Hong Kong police arrest 400 protesters following New Year march

UNTV News   •   January 2, 2020   •   415

Riot police detain protesters during an anti-government rally on New Year’s day in Hong Kong, China, 01 January 2020. EFE-EPA/VIVEK PRAKASH

HONG KONG – Hong Kong police arrested about 400 people on charges of illegal assembly and possession of arms during a New Year anti-government march organizers said was attended by more than a million people.

Hong Kongers came out en masse Wednesday for march organizers had to eventually cancel following police orders, leading to clashes between officers and the more radical protesters.

Although permission for the demonstration had been granted, police urged organizers – the Civil Human Rights Front – to end the procession three hours after it started, arguing some protesters had begun throwing stones and Molotov cocktails and burning shops and banks.

Trouble started when activists vandalized a branch of banking giant HSBC, which led to police cracking down on them with teargas, local media outlets reported.

Other protesters in the front columns of the march formed human chains, seemingly unwilling to go away, leading to further clashes with police that ended in arrests.

Away from the clashes, thousands marched peacefully to urge citizens of the former British colony to keep protests alive in 2020 and remind the government of the pro-democracy movement’s demands through placards and slogans.

Demands include that direct universal suffrage to elect a chief executive and other representatives be granted, that almost 6,000 detainees be freed, that protests not to be considered unrest and that an independent investigation be launched into alleged police brutality.

Demonstrations in Hong Kong began in June following a controversial extradition bill already withdrawn by the government, but have mutated into a movement seeking to improve Hong Kong’s democratic mechanisms and safeguard the region’s partial autonomy from Beijing.

Some demonstrators have opted for more radical tactics than peaceful civil disobedience and violent clashes with police have been frequent.

Months of protests have plunged Hong Kong’s economy into recession for the first time in a decade, having contracted by 2.9 percent in the third quarter, due to falling imports and exports, retail sales and declining tourism. EFE-EPA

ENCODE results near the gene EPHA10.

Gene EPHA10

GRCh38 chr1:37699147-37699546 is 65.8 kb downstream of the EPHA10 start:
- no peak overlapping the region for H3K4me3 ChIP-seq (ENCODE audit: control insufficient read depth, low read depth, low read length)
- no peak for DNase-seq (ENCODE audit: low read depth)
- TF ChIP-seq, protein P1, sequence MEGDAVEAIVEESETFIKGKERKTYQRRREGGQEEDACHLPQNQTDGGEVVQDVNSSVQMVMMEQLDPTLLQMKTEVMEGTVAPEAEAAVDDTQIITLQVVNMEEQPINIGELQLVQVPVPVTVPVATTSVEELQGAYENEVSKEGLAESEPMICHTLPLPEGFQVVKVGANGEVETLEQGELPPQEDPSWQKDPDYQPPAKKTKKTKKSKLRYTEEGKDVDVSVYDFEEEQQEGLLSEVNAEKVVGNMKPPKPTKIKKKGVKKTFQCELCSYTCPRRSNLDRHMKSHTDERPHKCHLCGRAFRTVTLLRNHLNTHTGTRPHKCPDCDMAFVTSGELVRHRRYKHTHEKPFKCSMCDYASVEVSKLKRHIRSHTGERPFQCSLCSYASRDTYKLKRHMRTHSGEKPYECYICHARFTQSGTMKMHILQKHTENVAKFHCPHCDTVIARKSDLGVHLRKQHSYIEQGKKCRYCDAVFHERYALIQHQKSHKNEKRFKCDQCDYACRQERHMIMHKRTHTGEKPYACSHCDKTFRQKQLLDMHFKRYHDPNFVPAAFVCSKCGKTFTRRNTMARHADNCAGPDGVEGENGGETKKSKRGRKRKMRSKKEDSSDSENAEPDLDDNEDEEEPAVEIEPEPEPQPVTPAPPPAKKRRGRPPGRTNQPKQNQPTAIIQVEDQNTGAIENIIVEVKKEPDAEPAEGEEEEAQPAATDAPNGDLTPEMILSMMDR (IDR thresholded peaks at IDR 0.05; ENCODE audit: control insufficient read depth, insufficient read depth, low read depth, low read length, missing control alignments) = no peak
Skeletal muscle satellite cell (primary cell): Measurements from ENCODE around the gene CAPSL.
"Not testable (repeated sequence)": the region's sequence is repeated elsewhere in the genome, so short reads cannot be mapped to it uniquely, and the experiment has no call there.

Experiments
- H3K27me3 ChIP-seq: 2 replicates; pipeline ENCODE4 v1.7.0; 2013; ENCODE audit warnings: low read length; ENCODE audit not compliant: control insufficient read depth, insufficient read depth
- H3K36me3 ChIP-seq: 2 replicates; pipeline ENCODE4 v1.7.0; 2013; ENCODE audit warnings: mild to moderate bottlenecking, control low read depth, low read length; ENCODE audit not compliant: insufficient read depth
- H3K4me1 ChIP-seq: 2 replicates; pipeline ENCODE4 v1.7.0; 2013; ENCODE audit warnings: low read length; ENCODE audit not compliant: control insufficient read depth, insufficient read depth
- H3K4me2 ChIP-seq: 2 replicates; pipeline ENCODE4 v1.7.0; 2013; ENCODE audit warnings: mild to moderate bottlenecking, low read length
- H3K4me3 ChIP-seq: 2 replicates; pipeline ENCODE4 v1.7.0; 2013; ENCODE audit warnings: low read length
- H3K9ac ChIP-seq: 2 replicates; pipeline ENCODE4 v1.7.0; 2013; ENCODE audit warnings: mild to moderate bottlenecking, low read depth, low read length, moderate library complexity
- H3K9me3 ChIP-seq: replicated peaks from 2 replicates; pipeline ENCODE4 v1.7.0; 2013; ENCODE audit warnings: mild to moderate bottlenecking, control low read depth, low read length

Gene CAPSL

First Hong Kong policeman infected by virus, concern of contagion among force

UNTV News   •   February 21, 2020

HONG KONG – A Hong Kong police officer has been confirmed infected with the coronavirus, authorities said on Friday (February 21), the first officer to test positive in the Asian financial hub as 59 other officers were quarantined over concerns of contagion.

The 48-year-old officer had attended a banquet with 59 other policemen in the city’s western district on Feb 18. Everyone who attended is now quarantined with four policemen showing mild symptoms, according to health department authority.

Hong Kong has 69 confirmed cases of the virus and two deaths so far. Recent virus cases have included a fast-food restaurant worker and a taxi driver, both of whom were exposed to many other people, authorities said.

The former British colony’s economy has been hit hard as tourist arrivals slump and residents keep away from shops, miring the city in its first recession in a decade.

(Production: Joyce Zhou)

Filipino maid tested positive for COVID-19 in Hong Kong “in good condition”

Marje Pelayo   •   February 20, 2020

HONG KONG – The Philippine Consulate General’s office confirmed on Thursday (February 20) that the Filipino maid who contracted the coronavirus disease (COVID-19) is now in stable condition.